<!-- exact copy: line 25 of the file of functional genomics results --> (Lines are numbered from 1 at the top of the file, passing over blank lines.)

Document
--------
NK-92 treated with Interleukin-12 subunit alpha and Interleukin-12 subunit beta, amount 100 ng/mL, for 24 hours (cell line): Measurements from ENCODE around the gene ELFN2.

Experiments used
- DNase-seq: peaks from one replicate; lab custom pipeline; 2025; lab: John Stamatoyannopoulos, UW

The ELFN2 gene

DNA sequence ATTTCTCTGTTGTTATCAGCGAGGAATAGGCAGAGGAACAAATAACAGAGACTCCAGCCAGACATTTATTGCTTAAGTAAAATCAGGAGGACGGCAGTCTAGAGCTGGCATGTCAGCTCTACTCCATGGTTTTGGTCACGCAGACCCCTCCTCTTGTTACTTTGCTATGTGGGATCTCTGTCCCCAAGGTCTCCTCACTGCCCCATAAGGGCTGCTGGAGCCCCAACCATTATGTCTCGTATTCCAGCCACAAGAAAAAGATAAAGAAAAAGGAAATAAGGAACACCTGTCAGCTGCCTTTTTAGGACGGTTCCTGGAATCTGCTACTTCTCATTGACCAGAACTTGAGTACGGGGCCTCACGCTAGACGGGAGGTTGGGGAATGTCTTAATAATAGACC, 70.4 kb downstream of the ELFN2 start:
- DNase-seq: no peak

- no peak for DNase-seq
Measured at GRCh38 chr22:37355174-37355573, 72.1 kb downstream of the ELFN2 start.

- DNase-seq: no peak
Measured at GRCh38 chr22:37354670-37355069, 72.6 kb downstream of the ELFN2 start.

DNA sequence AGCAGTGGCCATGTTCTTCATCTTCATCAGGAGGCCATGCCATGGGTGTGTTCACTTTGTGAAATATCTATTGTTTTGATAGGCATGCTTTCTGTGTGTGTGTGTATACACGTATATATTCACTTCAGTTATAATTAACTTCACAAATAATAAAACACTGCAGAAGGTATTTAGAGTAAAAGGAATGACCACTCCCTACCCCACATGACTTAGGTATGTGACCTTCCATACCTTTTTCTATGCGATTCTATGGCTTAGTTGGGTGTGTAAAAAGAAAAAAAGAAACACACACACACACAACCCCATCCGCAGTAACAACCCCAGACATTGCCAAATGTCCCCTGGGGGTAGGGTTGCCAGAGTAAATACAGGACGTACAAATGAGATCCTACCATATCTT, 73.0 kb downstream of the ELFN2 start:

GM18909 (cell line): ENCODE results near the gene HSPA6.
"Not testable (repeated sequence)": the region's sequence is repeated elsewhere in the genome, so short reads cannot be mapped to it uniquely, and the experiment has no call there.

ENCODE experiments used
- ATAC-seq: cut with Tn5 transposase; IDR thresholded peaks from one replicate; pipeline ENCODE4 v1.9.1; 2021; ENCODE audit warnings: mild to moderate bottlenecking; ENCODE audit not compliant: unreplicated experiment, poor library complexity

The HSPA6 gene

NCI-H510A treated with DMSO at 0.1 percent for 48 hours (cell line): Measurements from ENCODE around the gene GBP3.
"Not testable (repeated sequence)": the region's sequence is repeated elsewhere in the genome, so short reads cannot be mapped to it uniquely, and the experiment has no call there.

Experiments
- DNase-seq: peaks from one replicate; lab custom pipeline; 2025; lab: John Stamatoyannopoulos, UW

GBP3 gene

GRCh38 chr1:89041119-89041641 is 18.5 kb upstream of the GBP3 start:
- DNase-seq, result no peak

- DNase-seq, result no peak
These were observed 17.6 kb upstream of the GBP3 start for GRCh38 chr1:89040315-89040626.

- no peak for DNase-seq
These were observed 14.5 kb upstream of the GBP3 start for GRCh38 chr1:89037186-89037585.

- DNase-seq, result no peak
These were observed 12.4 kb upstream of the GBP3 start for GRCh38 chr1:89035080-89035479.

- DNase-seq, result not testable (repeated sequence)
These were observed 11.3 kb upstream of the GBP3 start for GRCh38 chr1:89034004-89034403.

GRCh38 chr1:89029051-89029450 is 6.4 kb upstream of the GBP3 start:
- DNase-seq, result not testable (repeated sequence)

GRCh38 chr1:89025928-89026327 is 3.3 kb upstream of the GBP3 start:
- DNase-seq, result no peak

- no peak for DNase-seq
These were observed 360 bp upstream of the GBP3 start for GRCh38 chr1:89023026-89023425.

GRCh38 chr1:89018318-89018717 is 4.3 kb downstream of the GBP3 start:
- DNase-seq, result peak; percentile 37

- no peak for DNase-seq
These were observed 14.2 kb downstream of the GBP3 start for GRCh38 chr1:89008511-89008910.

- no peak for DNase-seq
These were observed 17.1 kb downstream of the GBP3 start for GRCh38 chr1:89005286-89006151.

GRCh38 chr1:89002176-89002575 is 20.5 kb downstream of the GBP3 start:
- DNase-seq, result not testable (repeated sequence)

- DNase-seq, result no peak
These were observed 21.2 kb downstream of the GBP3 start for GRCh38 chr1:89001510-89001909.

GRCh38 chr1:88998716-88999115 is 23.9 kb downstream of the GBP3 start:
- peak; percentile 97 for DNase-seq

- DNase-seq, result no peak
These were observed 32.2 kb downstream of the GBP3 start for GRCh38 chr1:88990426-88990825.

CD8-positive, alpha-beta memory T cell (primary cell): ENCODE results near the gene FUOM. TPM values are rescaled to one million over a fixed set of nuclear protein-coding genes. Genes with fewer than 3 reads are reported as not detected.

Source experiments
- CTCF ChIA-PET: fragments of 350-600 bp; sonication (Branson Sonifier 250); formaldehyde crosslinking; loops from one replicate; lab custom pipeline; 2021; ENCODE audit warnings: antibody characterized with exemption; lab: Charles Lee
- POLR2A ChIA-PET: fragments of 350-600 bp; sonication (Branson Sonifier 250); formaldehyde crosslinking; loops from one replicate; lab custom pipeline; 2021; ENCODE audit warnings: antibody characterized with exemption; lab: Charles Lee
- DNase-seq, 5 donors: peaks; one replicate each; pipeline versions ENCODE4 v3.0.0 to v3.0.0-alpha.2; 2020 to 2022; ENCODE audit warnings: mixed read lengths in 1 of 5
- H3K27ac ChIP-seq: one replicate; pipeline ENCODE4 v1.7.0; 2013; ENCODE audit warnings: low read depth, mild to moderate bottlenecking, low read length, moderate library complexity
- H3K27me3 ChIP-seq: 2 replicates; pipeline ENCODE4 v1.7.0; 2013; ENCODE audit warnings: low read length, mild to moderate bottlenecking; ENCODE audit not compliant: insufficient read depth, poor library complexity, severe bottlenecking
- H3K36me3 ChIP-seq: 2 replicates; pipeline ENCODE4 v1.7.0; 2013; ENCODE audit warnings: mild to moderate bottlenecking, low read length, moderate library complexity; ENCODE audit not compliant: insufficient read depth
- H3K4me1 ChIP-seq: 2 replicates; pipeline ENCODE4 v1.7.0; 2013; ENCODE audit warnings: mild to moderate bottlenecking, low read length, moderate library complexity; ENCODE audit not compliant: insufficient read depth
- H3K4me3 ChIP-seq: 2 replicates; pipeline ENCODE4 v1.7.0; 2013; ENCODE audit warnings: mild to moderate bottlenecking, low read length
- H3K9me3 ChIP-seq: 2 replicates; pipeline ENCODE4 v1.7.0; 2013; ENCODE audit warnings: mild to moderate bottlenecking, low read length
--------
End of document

These were observed 17.6 kb upstream of the GBP3 start for GRCh38 chr1:89040315-89040626.